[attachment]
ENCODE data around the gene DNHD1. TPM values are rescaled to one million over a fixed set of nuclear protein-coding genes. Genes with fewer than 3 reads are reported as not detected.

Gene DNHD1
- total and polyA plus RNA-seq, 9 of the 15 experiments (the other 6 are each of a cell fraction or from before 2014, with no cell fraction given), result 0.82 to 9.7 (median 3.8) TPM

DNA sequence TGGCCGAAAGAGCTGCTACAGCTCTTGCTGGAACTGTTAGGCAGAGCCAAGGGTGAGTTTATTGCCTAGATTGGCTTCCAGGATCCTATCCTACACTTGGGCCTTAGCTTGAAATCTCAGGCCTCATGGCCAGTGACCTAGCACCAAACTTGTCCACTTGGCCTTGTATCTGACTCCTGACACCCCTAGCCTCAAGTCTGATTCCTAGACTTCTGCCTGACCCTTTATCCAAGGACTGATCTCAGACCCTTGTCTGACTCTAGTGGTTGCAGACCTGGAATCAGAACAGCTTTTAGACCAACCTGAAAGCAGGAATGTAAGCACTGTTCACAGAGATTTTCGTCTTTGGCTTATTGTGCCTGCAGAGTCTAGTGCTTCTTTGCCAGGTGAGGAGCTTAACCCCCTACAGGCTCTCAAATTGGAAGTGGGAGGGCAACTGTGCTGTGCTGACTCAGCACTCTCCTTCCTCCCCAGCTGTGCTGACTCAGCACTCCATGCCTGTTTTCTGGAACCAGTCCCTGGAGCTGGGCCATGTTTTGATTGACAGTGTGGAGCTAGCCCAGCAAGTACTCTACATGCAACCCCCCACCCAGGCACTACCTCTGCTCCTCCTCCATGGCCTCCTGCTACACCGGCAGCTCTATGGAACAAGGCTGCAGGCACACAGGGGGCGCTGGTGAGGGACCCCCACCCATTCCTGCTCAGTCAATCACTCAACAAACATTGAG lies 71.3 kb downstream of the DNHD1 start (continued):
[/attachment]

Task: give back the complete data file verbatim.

ENCODE data around the gene DNHD1. TPM values are rescaled to one million over a fixed set of nuclear protein-coding genes. Genes with fewer than 3 reads are reported as not detected.

Gene DNHD1
- total and polyA plus RNA-seq, 9 of the 15 experiments (the other 6 are each of a cell fraction or from before 2014, with no cell fraction given), result 0.82 to 9.7 (median 3.8) TPM

DNA sequence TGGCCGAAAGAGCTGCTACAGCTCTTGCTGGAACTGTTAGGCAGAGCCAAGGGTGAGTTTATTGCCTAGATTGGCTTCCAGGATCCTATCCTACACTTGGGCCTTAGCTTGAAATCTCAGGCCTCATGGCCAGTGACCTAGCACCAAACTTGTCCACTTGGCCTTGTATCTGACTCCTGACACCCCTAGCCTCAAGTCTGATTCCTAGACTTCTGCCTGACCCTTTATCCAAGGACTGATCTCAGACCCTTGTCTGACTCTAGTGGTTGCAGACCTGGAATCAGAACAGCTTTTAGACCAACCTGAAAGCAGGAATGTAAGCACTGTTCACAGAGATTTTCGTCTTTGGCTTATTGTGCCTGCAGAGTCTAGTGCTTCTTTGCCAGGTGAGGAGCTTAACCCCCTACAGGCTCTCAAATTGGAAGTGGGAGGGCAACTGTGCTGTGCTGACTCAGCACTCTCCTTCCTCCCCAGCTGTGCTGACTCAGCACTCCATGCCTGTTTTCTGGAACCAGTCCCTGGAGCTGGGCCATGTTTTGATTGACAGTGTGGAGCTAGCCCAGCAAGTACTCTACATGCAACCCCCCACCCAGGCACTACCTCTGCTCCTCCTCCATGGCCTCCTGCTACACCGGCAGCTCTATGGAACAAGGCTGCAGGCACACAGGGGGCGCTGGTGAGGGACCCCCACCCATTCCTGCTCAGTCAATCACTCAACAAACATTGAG lies 71.3 kb downstream of the DNHD1 start (continued):